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Article
June 16, 1989

Cholesterol-Lowering Effects of Psyllium Hydrophilic MucilloidAdjunct Therapy to a Prudent Diet for Patients With Mild to Moderate Hypercholesterolemia

Author Affiliations

From the Department of Medicine, University of Minnesota (Drs Bell and Hunninghake and Mss Hectorne and Reynolds), and the Department of Medicine, Hennepin County Medical Center (Dr Bell), Minneapolis; and Health and Personal Care Division, the Procter and Gamble Co, Cincinnati, Ohio (Mr Balm).

From the Department of Medicine, University of Minnesota (Drs Bell and Hunninghake and Mss Hectorne and Reynolds), and the Department of Medicine, Hennepin County Medical Center (Dr Bell), Minneapolis; and Health and Personal Care Division, the Procter and Gamble Co, Cincinnati, Ohio (Mr Balm).

JAMA. 1989;261(23):3419-3423. doi:10.1001/jama.1989.03420230073029
Abstract

Psyllium hydrophilic mucilloid was examined for its ability to lower serum cholesterol levels in hypercholesterolemic patients. Seventy-five patients with mild to moderate hypercholesterolemia were evaluated in this randomized, double-blind, placebo-controlled parallel study. Patients were treated with a Step I diet for 12 weeks before receiving placebo or 3.4 g of psyllium (equivalent to 1 teaspoon) three times per day for 8 weeks. Compared with placebo, psyllium achieved an additional 4.8% reduction in total cholesterol level, 8.2% reduction in low-density lipoprotein cholesterol level, and 8.8% reduction in apolipoprotein B level. Psyllium did not significantly affect blood pressure or levels of high-density cholesterol, triglycerides, serum glucose, or iron. Reported adherence to diet and treatment was excellent, and no significant adverse side effects were noted. These results indicate psyllium hydrophilic mucilloid is an effective and well-tolerated adjunct to diet in the management of mild to moderate hypercholesterolemia.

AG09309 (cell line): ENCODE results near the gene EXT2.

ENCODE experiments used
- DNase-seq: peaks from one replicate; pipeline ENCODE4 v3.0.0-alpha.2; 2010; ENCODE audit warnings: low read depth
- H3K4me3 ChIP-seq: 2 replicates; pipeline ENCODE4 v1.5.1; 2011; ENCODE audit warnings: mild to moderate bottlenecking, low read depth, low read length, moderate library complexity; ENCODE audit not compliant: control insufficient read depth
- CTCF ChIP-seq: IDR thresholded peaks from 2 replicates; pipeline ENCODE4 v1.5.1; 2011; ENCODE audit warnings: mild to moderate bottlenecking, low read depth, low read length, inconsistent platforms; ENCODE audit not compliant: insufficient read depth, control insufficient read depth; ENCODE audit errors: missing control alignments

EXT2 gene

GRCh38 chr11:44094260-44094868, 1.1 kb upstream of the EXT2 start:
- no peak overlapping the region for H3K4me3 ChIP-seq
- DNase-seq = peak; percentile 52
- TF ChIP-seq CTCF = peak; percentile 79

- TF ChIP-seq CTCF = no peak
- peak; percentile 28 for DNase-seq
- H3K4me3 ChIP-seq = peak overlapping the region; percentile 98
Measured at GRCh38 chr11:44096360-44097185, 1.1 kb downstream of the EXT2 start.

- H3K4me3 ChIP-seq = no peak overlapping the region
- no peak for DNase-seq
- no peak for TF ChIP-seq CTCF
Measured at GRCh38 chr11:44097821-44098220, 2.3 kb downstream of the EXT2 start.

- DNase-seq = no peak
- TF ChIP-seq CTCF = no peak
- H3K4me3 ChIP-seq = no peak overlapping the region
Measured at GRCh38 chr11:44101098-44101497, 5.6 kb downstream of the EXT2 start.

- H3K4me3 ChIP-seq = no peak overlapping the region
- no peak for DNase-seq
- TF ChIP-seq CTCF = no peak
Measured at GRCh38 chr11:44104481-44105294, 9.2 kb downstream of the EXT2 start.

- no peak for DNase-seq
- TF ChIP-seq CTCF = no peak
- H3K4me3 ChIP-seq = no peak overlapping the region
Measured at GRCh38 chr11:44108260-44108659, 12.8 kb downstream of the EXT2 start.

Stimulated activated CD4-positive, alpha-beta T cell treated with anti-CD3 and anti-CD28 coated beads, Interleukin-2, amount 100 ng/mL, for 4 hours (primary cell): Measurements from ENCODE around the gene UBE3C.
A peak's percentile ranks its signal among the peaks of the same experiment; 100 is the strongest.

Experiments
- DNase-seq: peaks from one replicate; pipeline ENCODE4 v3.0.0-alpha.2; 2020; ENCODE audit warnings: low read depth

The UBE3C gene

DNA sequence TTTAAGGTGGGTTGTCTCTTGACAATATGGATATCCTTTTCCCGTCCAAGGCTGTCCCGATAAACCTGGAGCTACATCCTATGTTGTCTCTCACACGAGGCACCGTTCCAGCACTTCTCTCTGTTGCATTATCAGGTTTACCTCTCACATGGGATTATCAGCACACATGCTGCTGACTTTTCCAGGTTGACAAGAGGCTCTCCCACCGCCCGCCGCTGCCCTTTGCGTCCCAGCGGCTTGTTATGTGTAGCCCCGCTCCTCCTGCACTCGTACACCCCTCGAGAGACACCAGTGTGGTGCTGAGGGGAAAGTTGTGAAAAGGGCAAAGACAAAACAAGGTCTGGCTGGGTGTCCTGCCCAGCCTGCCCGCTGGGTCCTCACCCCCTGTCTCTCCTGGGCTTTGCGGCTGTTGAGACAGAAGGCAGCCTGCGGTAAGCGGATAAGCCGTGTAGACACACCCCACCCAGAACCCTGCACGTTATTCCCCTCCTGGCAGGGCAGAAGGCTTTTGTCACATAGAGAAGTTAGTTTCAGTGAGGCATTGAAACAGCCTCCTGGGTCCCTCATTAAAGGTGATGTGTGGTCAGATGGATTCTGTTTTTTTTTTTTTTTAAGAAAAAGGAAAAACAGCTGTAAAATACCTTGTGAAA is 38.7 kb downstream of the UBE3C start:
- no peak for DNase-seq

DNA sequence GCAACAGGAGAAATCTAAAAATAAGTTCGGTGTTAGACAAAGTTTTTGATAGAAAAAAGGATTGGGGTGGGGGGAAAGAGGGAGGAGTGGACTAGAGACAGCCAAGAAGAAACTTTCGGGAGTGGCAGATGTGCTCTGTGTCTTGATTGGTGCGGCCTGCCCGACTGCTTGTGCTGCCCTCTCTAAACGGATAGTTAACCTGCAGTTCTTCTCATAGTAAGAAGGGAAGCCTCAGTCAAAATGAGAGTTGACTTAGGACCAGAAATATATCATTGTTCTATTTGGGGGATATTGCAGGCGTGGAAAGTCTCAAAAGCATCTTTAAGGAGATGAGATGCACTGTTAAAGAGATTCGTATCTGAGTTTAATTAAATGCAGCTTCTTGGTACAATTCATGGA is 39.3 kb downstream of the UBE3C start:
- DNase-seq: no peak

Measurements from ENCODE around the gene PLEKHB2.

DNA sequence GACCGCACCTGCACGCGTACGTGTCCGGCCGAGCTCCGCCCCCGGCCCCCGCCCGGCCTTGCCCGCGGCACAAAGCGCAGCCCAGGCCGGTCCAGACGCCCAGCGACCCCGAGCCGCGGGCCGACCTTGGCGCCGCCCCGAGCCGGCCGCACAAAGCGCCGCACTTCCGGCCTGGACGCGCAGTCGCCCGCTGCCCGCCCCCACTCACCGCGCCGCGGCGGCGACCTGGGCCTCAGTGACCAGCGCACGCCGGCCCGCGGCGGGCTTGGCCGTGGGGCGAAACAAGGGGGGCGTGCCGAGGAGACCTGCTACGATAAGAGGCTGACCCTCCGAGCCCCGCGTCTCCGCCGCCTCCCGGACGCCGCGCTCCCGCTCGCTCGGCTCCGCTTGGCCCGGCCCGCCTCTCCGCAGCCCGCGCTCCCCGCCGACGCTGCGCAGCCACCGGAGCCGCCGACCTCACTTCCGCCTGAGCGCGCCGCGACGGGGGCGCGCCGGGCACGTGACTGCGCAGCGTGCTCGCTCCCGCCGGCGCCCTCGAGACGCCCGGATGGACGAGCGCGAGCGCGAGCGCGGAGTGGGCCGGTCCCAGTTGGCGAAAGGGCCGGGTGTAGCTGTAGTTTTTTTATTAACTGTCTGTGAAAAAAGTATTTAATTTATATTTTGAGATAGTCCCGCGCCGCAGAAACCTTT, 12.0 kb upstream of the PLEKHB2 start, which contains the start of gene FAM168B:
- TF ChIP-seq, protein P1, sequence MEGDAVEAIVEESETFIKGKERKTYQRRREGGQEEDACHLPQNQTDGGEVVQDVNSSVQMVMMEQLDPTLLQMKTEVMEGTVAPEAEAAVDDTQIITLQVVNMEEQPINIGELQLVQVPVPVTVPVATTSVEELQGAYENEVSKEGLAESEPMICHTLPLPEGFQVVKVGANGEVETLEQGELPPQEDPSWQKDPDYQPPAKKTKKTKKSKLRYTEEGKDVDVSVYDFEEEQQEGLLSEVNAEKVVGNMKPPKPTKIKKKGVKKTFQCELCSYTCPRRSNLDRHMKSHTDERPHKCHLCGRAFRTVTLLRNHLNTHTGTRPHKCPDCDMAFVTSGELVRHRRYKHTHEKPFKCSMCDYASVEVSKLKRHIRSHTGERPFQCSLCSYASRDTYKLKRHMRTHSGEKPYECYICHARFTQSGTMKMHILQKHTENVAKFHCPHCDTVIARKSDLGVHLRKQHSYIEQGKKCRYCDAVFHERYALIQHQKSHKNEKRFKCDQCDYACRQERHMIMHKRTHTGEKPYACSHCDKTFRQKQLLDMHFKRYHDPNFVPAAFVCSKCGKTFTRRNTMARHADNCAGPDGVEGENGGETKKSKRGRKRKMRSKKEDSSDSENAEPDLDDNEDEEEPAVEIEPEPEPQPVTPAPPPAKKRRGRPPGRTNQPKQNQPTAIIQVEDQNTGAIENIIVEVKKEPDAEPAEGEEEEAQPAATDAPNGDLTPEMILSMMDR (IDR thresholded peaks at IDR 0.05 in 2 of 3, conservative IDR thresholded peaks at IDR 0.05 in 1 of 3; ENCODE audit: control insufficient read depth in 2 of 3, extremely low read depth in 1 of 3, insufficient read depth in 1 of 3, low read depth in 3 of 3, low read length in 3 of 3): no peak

(JAMA. 1989;261:3419-3423)

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